The Bible describes God as “an ever-present help in trouble” (Psalm 46:1). However, when I go through difficulties, I often forget that God is “ever-present.” I begin to look at my circumstances instead of my purpose.
The longer I live, the stronger the temptation to be afraid grows. I find it easy to be more fearful for the health and well-being of my children. Yet, I know that fear is, as the adage explains, trading away today’s joy for tomorrow’s uncertain troubles.
Perhaps you worry too much. Did you know that fear and worry may have negative consequences for your physical and emotional health? Worrying that something bad is just around the corner can be detrimental.
Fear, unlike any other emotion can control us. Fear can alter our personalities. When we are afraid of potential threats to our health, finances, and relationships we begin to act irrationally. We deny truth.
The disciples allowed fear to overcome what they knew to be true.
As they sailed on the Sea of Galilee, a storm nearly swamped their boat. As the waves danced up over the bow of the boat, Jesus was taking a nap in the stern. Because of the nature of this type of storm, it was an almost instantaneous threat to their sense of security.
Generally, people go into fight or flight mode when we face acute threats; the disciples were no different.
One of the disciples cried out to Jesus, “Teacher, don’t you care if we drown?” Jesus said the equivalent of the word “hush” to the storm.
Without any hesitation, the waters became placid again. No doubt, the disciples breathing returned to normal and their hearts ceased racing.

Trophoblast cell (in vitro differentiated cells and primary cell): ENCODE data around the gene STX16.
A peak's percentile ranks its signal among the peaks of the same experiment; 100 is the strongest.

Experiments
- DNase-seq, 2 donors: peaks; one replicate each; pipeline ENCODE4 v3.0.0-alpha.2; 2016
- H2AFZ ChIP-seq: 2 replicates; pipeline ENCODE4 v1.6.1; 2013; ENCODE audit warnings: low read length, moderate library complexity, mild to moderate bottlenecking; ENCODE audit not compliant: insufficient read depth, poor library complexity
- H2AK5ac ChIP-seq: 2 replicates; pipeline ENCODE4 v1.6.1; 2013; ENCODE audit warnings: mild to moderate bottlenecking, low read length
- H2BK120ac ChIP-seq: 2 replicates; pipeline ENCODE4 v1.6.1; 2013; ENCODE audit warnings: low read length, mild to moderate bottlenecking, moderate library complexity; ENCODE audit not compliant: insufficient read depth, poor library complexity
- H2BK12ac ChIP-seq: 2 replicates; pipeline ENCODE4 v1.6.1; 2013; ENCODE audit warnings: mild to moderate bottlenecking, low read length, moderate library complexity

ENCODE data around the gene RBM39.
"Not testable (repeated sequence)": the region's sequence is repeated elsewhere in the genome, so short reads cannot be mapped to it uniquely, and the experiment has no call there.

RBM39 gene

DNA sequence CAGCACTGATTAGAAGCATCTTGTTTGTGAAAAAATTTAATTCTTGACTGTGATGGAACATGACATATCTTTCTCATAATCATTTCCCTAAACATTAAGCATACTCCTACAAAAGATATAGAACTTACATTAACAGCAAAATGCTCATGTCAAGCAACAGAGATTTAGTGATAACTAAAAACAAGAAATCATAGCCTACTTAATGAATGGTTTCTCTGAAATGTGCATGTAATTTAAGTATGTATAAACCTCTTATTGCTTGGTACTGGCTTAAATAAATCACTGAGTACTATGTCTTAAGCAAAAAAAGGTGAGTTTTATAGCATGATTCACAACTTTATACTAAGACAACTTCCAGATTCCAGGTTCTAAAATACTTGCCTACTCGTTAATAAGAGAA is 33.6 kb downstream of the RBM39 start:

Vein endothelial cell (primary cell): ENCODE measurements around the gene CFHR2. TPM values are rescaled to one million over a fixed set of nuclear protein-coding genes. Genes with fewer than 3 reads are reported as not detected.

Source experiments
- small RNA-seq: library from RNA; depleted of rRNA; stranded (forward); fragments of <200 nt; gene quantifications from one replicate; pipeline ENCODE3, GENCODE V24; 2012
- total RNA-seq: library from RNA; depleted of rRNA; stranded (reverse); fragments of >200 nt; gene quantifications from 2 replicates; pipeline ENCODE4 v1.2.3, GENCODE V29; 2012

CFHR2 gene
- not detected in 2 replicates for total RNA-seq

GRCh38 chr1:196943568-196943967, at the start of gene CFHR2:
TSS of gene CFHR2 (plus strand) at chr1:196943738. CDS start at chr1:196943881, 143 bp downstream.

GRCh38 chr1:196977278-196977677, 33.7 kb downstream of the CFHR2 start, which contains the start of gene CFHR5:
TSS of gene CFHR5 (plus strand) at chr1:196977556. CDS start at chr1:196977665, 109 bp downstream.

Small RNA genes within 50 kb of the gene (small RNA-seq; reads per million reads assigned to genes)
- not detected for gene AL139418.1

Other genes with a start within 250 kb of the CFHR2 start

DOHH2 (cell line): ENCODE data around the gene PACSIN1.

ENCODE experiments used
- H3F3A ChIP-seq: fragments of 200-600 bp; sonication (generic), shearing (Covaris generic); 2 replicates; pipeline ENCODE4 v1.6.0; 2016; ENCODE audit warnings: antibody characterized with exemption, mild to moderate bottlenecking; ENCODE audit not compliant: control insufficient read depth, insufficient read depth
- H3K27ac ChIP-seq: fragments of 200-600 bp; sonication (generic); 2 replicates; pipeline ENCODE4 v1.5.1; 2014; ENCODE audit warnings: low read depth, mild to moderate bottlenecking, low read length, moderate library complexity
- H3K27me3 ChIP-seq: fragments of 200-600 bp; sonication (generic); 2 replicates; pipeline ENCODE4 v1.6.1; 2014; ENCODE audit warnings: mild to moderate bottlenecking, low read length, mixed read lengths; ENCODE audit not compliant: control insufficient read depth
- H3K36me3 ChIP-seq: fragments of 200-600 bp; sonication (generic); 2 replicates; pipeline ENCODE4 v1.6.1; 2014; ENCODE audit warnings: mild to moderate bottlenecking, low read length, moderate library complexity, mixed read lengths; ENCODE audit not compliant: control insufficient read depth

Jesus asked those ordinary men two questions which resonate with each believer in any context or generation: “Why are you so afraid? Do you still have no faith?” (Mark 4:40)
Fear defies our understanding of God as the all-powerful Creator and Sustainer who loves each of us and has a purpose for our lives. If we believe that God is greater than any difficulty or challenge we may face, we should not be afraid.
In reality, a fear-driven life is usually a self-centered life. When we are too afraid to step outside of our area of comfort, we focus on pleasing ourselves.
Fear is usually represented by the word “if.”
What “if” my marriage does not work out?
“If” I lose my job, I will be destitute.
How can I go on “if” my friends don’t love me anymore?
“If” my house goes into foreclosure then, I will be a failure.
The fear of “if” destroys our peace of mind. “If” creates anxiety instead of hope. “If” paralyzes us and causes us to give up on taking the risks necessary with living a life of purpose and meaning.
The challenge we all face for the New Year is simple: Believe in Jesus and let go of fear. As we do this, we find purpose even amid uncertainty and change.
— Chris Crain, Pastor, North Valley Church, Margaret